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Use a Dremmel to gut the inside of the mouse case.

photo to give you an idea of what it should look like, on both the mice I modded I had to superglue the cover ball cover in place. Depending on the donor mouse, the PCB might be too large for the inside of the Amiga mouse housing. If this happens you will need to trim the PCB with you Dremmel and a cutting disc. Regretfully I can’t walk you through this part as designs differ from one device to another. Usually trimming the board breaks the ground plane, you’ll need to do a little trace work with some wire to get things reconnected. Either way, you’ll have to get creative or find a friend to help you. Alternatively find yourself a donor mouse with a small PCB.
When your happy with the bottom half of the tank mouse, use a bit of blue tack and press the pcb down temporarily so that is sits inside the housing. Hook it up to your pc and take it for a test run. How does it perform? Is the cursor jumping about or shaking? If so, the optical sensor is probably sitting too high. First try pressing down the PCB with your thumb, does it improve? If it does, you might be able to get away with hot gluing the pcb while pressing it down with your thumb. Once the glue sets, the board will remain where it is. Otherwise use your dremmel to shave off a little more plastic before gluing the board in place.

Before you go gluing the board in place, we need to address the mouse buttons. You can do this one of two ways, either with a set of large micro switches or a pair of lever micro switches. The latter recreates the clicky sound of the tank mouse really well, but either will do the job just fine. Now returning to the PCB, you will need to remove the existing switches. As they will likely be too far back and not sit in the same place as the original Amiga buttons. You can either de-solder them or once again snip them off. I can’t stress the importance of being gentle at this point, if you damage the traces on the board at this stage you’ll have a hard time recovering the mess, so take it slow!

With the old switches removed, you can begin wiring in the new ones. Remember the new micro switches need to sit where the old amiga switches did inside the case. If you still have the original tank PCB, use it for comparison. If it helps, use a marker pen to drawn on the inside of the mouse case, so you have some guides to follow. Blue tack is your friend and will allow you to stick the switched down while you line them up with the mouse buttons. Once you have them lined up, you’ll need to wire them up to the new PCB. The wires will only need to be short and while it’s a little tricky to get everything sitting right, with a little time and patience it can be done, trust me I’ve done this twice.

With the new buttons wired up, you’ll need to test the mouse again by connecting it to a computer. If everything works, we’ll move on to the final stage, gluing all of the components in to place. It is up to you but I would strongly advise using a little blue tack to stick everything in place temporarily. Place the lid on the mouse and see if the mouse buttons work. Hopefully they should be clicking away inside the mouse and working just like the original. If things aren’t going exactly as planned, don’t worry because we used blue tack. Just pop open the mouse and adjust the switches a little until they are aligned with the plastic buttons build in to the upper lid. When you satisfied, remove the blue tack and use hot glue to fix everything in place. If you’ve only used a tiny bit of blue tack and don’t want to risk moving anything you can always glue the parts in place as they sit.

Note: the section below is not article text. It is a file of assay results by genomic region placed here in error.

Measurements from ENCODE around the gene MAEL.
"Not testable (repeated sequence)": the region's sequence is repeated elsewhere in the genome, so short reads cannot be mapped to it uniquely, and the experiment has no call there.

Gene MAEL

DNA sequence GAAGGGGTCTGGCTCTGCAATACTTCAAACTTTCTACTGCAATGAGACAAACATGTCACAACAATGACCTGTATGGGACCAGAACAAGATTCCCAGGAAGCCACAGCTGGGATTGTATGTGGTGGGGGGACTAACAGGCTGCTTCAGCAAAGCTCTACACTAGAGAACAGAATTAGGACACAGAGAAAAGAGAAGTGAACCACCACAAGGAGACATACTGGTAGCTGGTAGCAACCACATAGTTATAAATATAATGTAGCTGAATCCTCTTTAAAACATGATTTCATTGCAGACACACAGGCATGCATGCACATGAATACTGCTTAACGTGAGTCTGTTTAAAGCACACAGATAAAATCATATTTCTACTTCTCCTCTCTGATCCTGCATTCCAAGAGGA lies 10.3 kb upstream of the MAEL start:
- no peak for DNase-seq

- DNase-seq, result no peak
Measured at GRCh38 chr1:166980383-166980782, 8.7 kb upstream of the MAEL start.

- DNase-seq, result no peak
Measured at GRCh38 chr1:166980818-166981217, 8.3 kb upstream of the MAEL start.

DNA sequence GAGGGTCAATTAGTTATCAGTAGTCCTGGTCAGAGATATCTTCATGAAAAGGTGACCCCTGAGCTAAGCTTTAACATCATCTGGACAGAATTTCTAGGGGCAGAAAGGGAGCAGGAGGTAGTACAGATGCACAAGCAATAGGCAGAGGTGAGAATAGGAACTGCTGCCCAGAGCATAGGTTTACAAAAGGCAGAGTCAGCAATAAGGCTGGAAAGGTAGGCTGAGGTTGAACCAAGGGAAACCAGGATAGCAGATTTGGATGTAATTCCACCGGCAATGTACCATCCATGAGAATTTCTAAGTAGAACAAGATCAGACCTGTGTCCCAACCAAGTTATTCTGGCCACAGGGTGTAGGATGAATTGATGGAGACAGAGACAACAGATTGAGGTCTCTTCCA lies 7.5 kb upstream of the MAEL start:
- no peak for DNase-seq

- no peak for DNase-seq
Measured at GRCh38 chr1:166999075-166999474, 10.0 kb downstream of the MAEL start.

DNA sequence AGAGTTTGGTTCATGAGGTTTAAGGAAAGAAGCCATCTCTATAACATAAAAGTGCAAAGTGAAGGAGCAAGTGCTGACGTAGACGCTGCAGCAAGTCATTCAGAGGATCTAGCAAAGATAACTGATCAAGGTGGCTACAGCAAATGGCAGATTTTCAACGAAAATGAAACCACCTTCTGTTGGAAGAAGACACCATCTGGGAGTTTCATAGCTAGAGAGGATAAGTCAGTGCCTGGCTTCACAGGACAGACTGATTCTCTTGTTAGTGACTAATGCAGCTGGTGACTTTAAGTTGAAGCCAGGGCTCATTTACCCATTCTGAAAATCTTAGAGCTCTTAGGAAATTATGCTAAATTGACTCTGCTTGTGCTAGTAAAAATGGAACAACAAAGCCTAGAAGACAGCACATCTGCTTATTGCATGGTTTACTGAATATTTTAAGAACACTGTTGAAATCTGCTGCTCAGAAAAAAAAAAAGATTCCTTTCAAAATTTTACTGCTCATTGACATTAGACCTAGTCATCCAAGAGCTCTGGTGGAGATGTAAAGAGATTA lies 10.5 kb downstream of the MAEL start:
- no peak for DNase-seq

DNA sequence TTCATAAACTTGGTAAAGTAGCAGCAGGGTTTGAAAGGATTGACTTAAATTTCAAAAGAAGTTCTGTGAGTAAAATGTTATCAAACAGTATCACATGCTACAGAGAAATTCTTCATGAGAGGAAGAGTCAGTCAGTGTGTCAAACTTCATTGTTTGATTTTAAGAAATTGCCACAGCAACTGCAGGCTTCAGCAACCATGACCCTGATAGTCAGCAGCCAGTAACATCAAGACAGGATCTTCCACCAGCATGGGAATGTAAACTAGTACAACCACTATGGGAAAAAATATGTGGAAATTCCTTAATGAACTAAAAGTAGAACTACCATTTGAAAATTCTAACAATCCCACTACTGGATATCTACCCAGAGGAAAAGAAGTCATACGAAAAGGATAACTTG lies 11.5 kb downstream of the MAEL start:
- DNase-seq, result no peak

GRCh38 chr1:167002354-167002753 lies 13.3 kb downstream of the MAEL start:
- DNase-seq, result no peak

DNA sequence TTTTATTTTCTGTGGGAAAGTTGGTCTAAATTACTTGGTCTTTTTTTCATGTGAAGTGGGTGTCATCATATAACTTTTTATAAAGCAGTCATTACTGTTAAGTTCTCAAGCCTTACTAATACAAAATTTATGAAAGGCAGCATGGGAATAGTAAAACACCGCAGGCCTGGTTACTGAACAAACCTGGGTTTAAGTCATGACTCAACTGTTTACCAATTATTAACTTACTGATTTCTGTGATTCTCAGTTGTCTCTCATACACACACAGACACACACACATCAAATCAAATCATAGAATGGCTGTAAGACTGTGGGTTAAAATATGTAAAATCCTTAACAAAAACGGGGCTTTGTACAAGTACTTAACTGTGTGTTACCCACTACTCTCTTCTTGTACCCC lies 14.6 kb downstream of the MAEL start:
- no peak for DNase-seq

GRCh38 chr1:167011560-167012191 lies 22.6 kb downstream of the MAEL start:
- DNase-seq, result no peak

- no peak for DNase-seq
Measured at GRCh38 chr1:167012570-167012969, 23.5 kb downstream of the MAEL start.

Finally with the buttons and PCB fixed in place, you need to put the flexible plastic piece back around the mouse cord. Simply peel it open using your thumbs and slide the cable inside. Because this collar piece is meant to keep the cable from pulling out of the mouse, you will need to use some glue to fix the cable from slipping up and down inside the collar. I did this by inserting some glue in the cut I’d made, not only does this hold the cable in place, but it also fixes the collar back together. Once the glue sets, it will stop you pulling the wires out from inside your mouse. Still, I’d recommend against holding the mouse by the cord.

All that is left to do now is to screw the mouse back together and take it for a spin. If you’ve been testing it a every step, nothing should have gone wrong. Hey presto you have a new Amiga USB mouse!

 

 

 

 

 

 

 

 


Using Alpine with POP3 Hotmail accounts

clippit

I really, really wish I’d found a page with that heading when I’d been trying to configure Alpine to work with Hotmail. A lot of us, myself included, don’t understand the inner workings of Alpine, which is no surprise as I gather it’s a pretty powerful email client.
Like many, I’m used to application being glossy and intuitive, all thanks to the colourful GUI OS’s we use today. The downside however, and bare in mind this is just my personal opinion. Is that all this eye candy is making us stupid and overly dependent on dumbed down interfaces that a 3 year old could follow.